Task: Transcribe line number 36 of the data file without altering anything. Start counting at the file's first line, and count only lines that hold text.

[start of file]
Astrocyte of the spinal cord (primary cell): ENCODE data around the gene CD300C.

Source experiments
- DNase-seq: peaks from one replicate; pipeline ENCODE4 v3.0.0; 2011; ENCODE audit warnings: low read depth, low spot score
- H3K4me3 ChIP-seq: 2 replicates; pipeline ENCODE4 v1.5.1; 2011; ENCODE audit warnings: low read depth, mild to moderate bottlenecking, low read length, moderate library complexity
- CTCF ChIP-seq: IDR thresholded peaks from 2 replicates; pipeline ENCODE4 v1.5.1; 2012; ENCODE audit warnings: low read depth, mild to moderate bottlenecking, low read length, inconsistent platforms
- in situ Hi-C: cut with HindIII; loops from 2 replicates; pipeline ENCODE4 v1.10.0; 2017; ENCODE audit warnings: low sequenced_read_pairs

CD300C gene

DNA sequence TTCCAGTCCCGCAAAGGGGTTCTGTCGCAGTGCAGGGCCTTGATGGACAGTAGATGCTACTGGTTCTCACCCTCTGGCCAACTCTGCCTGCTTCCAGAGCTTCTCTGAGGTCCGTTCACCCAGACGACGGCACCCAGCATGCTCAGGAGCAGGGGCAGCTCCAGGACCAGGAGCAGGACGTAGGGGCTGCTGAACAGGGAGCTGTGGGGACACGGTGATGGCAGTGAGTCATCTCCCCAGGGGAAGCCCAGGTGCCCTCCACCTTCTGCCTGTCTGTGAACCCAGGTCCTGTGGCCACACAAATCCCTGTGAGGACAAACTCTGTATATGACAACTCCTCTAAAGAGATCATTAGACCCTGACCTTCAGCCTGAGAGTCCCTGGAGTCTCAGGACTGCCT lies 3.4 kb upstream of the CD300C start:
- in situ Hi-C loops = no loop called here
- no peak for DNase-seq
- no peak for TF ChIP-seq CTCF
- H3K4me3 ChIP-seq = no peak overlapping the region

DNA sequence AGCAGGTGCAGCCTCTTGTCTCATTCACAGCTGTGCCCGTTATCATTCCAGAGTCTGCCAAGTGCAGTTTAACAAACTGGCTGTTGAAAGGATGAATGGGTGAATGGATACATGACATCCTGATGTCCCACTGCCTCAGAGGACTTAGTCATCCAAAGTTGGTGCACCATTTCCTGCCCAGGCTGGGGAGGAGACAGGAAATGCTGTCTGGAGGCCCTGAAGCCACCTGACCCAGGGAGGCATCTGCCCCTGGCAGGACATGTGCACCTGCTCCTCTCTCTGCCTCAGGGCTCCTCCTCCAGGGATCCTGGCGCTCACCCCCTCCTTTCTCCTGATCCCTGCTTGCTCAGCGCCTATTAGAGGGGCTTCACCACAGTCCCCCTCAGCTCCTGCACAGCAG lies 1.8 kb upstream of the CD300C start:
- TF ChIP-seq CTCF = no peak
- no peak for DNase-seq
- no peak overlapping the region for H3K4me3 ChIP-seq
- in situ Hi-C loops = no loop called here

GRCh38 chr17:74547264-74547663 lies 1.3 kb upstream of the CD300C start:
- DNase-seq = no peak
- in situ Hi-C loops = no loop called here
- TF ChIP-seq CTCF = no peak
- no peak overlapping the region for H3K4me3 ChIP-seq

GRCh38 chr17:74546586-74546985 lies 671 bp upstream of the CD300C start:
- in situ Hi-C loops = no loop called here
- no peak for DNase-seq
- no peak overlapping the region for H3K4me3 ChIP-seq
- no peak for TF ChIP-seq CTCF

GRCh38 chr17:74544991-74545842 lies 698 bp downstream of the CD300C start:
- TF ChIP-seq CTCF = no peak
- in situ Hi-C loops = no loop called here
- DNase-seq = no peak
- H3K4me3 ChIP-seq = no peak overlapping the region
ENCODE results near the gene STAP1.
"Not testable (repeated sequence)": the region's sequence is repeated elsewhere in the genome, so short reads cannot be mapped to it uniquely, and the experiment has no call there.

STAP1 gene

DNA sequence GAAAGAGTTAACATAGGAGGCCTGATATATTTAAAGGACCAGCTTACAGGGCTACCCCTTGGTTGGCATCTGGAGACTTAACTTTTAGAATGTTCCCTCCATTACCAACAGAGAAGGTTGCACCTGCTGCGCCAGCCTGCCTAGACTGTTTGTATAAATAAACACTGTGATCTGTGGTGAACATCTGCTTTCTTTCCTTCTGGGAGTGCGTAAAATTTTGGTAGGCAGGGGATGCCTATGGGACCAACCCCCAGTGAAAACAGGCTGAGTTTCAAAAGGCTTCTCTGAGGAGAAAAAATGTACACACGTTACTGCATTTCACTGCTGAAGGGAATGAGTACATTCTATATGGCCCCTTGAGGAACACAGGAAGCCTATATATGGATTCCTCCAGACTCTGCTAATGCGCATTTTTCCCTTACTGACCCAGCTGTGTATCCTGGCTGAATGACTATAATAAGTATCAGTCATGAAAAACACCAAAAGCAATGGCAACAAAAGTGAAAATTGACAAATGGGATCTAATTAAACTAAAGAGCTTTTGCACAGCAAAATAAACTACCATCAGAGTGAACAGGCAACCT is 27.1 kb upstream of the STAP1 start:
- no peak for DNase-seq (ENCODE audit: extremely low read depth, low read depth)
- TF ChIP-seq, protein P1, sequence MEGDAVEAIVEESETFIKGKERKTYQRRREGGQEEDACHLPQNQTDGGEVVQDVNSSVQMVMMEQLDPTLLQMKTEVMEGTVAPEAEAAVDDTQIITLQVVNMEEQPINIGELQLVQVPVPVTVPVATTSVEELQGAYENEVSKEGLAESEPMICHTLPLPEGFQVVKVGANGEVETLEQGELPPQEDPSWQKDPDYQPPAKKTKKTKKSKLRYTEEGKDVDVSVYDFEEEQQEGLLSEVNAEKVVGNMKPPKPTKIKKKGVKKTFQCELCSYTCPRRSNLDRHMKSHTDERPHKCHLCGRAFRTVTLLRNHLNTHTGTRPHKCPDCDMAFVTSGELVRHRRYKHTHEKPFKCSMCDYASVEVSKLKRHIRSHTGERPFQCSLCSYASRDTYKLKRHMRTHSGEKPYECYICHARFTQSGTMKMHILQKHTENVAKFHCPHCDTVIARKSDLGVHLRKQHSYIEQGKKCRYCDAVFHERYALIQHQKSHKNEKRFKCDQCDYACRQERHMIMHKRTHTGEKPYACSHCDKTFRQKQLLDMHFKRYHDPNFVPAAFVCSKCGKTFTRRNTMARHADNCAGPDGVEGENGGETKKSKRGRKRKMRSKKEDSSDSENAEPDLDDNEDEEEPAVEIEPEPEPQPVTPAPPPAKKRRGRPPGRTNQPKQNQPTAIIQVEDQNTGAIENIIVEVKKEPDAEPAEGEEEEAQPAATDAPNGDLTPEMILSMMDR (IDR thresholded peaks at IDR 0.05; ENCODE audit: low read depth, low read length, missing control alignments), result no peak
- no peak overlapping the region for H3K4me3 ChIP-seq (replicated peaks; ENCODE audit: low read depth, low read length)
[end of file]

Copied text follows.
DNA sequence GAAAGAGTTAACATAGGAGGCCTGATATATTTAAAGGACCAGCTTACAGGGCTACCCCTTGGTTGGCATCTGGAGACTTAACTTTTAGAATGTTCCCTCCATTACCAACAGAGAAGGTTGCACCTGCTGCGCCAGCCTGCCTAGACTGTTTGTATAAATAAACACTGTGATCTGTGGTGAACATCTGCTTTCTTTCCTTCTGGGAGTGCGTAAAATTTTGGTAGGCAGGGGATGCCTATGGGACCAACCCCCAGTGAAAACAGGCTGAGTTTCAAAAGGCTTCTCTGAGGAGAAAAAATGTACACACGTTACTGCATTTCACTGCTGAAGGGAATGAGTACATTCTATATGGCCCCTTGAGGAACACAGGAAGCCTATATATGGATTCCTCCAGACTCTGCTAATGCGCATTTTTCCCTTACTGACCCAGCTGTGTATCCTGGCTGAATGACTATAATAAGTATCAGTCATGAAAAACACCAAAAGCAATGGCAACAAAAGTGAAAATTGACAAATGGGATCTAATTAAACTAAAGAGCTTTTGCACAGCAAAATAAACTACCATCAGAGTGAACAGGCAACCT is 27.1 kb upstream of the STAP1 start: